• avatar
    elloh7

    @ David H.

    I’ve revised and worked up a few other renderings of my original idea. Emailed RF with them just a minute or two ago. The full site address is now included in each version (good point, by the way.. kinda hard to draw in more readers if they dont know what the site address is.. not everybody in the world is familiar with the term “google” afterall)

  • avatar
    JMII

    I like #2 as well, but I think underneath it should have the web address in small letters. -David Holzman

    I was going to add the text but wanted the logo to stand on its own (for now). The deadline for submission was pushing me to get the logo done ASAP, adding text later would be easy (if desired by RF).

    And yes the “TT” is inspired by Audi ;) I knew the B&B around here would figure that out so it was kind of an inside joke for true car nuts.

    Since I can’t vote my own (#2 duh) I’d vote for #8 if it was modified to make the gas-cap-swoosh become the “C” somehow and the other letters jazzed up. Disappointed in myself for not seeing that angle… I just went with a gauge/tach for the “C” since its such a universal symbol.

    Like any logo I played a few other ideas such as making the double T look like a set of headers. Or making the double Ts look a bit like the F from Ford’s (classic) logo. Instead of lane dividers I played with a multi-sectional brake-light style fade inside the Ts as well. Normally I would have submitted several fully fleshed out designs from all my concept sketches, but time (and money) prohibited an all out attack on this project.

    Glad people liked my take on TTAC, I enjoy logo design and often play around making various attempts at turning random letters into art.

    - John

  • avatar
    lprocter1982

    I like Geoff Lordi’s second entry. Simple and to the point. I can’t decide between that and the license plate logo from the first set.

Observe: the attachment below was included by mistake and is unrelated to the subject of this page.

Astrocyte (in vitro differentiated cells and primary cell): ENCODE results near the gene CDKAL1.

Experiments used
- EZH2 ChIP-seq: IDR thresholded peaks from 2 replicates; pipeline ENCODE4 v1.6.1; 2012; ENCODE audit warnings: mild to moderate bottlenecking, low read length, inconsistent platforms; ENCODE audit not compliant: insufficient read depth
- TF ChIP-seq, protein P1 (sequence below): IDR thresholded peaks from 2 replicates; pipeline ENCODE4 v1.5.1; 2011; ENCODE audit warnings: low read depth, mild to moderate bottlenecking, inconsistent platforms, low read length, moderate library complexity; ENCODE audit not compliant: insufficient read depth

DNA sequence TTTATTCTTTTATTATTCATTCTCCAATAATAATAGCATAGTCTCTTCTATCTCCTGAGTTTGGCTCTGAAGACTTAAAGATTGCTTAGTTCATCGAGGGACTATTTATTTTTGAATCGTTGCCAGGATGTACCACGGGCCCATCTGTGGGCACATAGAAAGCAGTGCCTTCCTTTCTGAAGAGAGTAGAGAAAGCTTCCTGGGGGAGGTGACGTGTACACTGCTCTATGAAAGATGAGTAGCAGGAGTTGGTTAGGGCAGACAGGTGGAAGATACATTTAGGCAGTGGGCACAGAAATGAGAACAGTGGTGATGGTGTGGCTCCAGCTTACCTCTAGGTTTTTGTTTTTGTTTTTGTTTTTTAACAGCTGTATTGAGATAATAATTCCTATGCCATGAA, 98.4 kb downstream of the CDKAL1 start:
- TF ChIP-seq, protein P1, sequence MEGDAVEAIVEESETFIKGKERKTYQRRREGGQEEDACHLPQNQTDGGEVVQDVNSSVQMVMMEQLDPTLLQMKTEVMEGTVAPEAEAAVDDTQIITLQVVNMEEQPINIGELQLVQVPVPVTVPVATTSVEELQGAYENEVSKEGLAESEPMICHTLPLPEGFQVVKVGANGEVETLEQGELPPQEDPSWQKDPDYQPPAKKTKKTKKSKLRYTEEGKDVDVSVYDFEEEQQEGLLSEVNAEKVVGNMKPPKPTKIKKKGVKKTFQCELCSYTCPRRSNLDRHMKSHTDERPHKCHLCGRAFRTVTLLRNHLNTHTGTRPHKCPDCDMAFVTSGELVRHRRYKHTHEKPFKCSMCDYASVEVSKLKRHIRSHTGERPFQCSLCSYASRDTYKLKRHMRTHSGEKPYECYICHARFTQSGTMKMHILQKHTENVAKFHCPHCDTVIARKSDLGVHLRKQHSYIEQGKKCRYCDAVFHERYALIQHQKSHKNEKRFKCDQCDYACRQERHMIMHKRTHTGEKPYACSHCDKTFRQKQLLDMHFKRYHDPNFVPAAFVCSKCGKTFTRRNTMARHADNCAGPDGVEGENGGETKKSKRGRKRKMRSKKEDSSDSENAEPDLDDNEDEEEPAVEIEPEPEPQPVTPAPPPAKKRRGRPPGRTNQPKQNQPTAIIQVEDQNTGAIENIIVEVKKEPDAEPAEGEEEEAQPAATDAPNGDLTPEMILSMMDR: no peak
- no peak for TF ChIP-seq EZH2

• avatar
    Porsche986

    I like the #7 shift pattern as well… as long as it said The Truth About Cars (even in small print) below the pattern itself. VERY nice.

  • avatar
    Blue387

    Could we fill out a poll?

  • avatar

    Yes. I’ll ping Frank.

  • avatar
    Pig_Iron

    First, both sets of submission are fabulous. I envy that kind of imagination and creativity.

    That said, I like Jeffrey Maffuccio’s and Michael Curwood’s, which is probably due to my weakness as a gear-hear in my original career.

  • avatar
    TheMagicTiki

    Just a quick comment from one of the logo contributors…

    Having spent many years in the graphic design and advertising business, it has always been my opinion that creating logos is the most difficult of projects for a designer. It’s a deeply personal process to distill the essence of a company into one little graphic, and it takes time and effort to get it right. Sort of like picking the names for someone else’s kids.

    Having said that, I am very impressed with the contributors. All the designs are well done and hit some aspect of what we love about TTAC. The feedback is candid, intelligent, and respectful. This is exactly the kind of give-and-take process you look for in order to deliver the best possible solution.

    The Best and Brightest are truly at work here, and the final product will be better for it!

  • avatar
    jwwactor

    #2 is my favorite, but it could be a little better if it had some more color to it (pavement colored T’s maybe?)… you know, something other than just red.

  • avatar
    John Williams

    To be honest, I like Eric Yang’s submission (#1). It’s simple, to the point and I like the font treatment. The gearshift entries seem too contrived IMHO. Lance J. Prather’s first entry also gets a nod. Get rid of the .com motif in the logo and it’ll work a lot better.

  • avatar
    amcadoo

    #7 definitely. Most hipness.

    Most iconic. Most memorable.

  • avatar
    seoultrain

    add me to those who like #2.

  • avatar
    elloh7

    @ John Williams

    When the next round of submissions gets posted, my revisions will be there for all to see. It DOES look better without the .com in the logo and instead placing the whole site address below.

  • avatar
    peteinsonj

    Some very nice work here. That said. You really must choose a logo that spells out the name — not just TTAC. While those of us who use the site will “get it”. I would think you want to use a design which communicates the full name, since, let’s be honest, TTAC. Means nothing to most folks, not like CNN or Coke!